§ 27. Mr. WATERSON
asked the Under-Secretary of State for the Colonies if he is aware that persons holding Indian university medical and law degrees, such as L.M. and S. and B.A.B.L., who are eligible to practise medicine and law, respectively, in India, are not allowed to so practise in British East Africa; and, if so, will he state why in British East Africa, where the Protectorate was first established with the object of safeguarding the interests of His Majesty's Indian subjects in that country, where Indian law is to-day administered, and where Indians preponderate both in point of numbers and vested interests, the said Indian university medical and law degrees are not recognised?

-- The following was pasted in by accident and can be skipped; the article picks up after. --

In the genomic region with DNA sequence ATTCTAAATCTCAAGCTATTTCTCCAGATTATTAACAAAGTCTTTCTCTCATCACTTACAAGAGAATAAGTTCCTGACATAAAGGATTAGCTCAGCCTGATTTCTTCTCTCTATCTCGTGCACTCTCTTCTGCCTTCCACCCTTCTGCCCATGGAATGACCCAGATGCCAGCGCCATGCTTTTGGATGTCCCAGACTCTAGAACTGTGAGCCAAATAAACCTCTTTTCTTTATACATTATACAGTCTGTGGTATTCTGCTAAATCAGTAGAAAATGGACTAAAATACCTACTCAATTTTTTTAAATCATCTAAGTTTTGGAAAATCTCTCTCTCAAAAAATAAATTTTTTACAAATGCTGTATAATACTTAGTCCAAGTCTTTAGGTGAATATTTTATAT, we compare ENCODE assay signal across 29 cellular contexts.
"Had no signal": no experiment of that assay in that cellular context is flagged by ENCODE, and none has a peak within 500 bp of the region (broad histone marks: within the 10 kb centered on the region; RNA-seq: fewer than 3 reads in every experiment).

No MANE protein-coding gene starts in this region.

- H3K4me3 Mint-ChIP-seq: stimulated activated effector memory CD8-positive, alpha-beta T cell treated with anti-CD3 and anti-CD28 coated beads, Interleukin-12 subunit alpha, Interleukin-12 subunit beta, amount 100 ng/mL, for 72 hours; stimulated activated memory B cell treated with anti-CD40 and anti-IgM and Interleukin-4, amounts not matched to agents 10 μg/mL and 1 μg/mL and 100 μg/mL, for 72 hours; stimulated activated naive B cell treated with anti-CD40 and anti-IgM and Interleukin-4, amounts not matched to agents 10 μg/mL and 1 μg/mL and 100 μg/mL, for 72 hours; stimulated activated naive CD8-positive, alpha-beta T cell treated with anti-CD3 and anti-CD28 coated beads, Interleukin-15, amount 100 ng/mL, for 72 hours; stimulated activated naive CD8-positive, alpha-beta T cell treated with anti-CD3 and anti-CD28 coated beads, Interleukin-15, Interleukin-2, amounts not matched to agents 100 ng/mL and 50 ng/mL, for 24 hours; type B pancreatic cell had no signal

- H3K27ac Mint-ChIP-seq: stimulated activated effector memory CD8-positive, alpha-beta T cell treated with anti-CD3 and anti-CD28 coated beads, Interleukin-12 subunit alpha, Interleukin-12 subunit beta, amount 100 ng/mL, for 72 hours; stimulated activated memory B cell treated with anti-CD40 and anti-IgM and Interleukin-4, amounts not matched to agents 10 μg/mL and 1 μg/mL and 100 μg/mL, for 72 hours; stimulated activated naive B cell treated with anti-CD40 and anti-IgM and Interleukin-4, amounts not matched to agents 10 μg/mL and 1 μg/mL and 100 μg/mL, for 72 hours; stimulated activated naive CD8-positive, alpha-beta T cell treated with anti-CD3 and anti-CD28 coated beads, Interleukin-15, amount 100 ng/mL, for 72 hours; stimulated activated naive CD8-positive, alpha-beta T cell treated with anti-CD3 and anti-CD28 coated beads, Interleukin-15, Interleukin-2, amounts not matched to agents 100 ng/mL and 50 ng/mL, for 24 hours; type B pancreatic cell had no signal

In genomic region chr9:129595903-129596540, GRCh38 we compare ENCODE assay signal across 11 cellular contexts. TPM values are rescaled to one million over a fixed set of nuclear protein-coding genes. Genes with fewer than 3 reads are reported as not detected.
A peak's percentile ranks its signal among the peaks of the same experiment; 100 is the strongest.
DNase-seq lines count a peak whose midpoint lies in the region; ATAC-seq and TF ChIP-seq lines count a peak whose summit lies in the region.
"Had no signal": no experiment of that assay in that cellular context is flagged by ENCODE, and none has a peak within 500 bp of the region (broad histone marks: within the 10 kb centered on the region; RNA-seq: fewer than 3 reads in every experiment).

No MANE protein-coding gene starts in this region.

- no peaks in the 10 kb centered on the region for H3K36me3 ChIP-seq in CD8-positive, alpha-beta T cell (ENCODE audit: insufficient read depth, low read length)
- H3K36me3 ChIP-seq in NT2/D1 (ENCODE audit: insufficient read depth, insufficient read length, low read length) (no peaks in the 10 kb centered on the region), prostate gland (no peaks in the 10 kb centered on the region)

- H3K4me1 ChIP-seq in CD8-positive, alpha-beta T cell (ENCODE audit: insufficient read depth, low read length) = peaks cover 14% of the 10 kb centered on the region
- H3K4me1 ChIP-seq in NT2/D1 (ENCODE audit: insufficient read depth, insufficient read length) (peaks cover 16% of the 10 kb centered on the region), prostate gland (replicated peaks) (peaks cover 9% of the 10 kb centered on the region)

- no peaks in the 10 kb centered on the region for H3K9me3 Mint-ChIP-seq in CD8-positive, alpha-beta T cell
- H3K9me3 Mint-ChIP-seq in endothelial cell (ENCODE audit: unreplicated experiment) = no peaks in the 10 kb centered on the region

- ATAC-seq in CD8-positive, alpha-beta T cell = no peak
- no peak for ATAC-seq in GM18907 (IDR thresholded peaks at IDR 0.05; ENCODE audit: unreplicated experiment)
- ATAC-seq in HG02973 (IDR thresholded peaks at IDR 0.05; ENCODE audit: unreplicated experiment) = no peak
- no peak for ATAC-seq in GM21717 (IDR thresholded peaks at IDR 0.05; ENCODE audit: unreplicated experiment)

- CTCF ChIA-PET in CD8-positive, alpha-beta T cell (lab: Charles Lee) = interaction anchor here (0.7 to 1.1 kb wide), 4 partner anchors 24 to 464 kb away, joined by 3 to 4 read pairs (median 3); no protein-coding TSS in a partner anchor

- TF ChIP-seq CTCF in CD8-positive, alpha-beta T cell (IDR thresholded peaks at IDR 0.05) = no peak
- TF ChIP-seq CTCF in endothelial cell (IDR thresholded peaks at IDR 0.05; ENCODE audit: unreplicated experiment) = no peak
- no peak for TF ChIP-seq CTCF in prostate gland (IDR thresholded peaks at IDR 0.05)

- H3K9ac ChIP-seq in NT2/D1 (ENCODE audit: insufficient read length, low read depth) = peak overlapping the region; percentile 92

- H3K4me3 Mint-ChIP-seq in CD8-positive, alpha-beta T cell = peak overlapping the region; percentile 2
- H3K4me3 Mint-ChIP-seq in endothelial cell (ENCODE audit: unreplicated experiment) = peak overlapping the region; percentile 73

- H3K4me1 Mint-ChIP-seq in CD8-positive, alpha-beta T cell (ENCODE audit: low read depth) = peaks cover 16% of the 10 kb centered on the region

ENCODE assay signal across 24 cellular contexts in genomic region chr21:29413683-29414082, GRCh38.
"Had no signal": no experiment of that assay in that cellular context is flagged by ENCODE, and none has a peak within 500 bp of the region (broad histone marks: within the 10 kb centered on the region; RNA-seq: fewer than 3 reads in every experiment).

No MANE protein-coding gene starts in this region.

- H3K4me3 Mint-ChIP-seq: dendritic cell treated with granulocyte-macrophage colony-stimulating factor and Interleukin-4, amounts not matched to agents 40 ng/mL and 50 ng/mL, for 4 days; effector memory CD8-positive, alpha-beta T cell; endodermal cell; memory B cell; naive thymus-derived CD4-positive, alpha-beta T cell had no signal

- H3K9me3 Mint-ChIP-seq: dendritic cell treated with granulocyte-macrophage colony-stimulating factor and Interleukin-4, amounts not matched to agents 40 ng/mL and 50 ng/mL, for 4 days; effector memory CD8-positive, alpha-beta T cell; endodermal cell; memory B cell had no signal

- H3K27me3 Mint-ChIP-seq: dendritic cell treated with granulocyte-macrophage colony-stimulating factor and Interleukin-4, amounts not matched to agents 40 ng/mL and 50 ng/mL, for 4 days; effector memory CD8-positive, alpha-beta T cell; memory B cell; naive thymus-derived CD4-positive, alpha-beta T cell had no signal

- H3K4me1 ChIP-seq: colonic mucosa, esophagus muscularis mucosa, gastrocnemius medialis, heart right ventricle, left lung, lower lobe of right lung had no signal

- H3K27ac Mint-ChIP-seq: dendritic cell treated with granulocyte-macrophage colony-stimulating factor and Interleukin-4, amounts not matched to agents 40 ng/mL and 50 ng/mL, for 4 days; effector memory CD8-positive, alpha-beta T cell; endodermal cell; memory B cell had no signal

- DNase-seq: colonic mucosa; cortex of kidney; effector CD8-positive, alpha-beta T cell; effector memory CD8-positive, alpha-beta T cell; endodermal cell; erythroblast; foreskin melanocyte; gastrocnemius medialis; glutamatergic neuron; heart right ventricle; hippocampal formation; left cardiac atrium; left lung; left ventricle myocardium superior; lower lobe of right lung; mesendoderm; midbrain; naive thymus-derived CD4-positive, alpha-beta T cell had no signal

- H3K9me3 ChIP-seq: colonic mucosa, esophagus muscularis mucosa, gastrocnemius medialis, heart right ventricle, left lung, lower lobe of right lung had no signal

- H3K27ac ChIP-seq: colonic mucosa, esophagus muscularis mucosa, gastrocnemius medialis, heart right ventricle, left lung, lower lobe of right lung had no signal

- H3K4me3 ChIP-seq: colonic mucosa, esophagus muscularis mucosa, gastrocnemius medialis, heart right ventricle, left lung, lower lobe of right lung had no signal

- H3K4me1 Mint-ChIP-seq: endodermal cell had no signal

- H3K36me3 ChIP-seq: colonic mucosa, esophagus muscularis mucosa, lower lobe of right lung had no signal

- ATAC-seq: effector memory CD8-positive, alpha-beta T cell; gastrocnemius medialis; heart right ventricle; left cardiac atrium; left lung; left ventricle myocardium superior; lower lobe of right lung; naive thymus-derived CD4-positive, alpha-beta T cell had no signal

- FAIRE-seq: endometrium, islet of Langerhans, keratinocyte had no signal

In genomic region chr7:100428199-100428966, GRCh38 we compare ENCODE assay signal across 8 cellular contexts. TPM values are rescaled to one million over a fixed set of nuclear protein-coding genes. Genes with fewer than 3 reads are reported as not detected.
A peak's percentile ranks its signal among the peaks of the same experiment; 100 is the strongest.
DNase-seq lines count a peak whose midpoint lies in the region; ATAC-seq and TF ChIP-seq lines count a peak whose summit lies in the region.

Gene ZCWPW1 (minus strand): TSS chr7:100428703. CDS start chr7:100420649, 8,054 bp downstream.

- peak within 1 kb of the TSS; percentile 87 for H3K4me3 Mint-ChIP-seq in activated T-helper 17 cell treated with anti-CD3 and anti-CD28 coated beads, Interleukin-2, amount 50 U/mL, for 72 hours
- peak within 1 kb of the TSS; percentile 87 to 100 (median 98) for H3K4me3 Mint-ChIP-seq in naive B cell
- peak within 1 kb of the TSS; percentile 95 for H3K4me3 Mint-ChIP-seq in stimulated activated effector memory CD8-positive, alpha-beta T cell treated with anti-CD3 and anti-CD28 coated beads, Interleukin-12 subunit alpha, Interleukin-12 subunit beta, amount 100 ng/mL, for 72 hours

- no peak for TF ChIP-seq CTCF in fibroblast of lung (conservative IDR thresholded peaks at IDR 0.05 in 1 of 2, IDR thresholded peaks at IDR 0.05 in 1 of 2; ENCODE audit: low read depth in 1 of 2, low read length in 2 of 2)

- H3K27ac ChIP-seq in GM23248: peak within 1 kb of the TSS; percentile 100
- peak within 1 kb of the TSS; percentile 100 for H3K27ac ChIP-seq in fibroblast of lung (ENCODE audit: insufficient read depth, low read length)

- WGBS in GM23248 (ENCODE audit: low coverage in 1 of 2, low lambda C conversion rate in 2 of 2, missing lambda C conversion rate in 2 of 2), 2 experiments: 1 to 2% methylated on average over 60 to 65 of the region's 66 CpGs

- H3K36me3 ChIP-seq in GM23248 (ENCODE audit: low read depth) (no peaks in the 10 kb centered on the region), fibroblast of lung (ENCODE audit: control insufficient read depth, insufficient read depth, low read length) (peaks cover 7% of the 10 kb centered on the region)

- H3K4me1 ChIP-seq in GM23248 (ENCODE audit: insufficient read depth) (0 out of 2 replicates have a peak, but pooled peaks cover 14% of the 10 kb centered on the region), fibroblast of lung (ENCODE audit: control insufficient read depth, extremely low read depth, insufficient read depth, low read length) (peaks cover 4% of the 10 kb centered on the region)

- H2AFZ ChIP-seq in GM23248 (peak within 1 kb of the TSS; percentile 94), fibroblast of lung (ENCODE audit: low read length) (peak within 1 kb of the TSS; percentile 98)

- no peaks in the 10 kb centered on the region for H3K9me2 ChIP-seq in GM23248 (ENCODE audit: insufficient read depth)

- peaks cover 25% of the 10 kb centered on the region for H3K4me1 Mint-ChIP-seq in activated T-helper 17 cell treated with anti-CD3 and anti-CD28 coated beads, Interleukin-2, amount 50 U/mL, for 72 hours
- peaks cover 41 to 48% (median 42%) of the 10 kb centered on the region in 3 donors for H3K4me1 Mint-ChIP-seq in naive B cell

§ The UNDER-SECRETARY of STATE for the COLONIES (Lieut.-Colonel Amery)
I explained to the hon. Member in my answer to his question on the 24th of March that Indian medical degrees or diplomas are recognised in the East Africa Protectorate, provided that they entitle the holder to registration in the United Kingdom. Advocates who have 1663 been admitted and are entitled to practise before one of the High Courts in British India are entitled to practise in the East African Courts.
The general question of the position of Indians in East Africa is under consideration between the Secretary of State and the Governor of the Protectorate.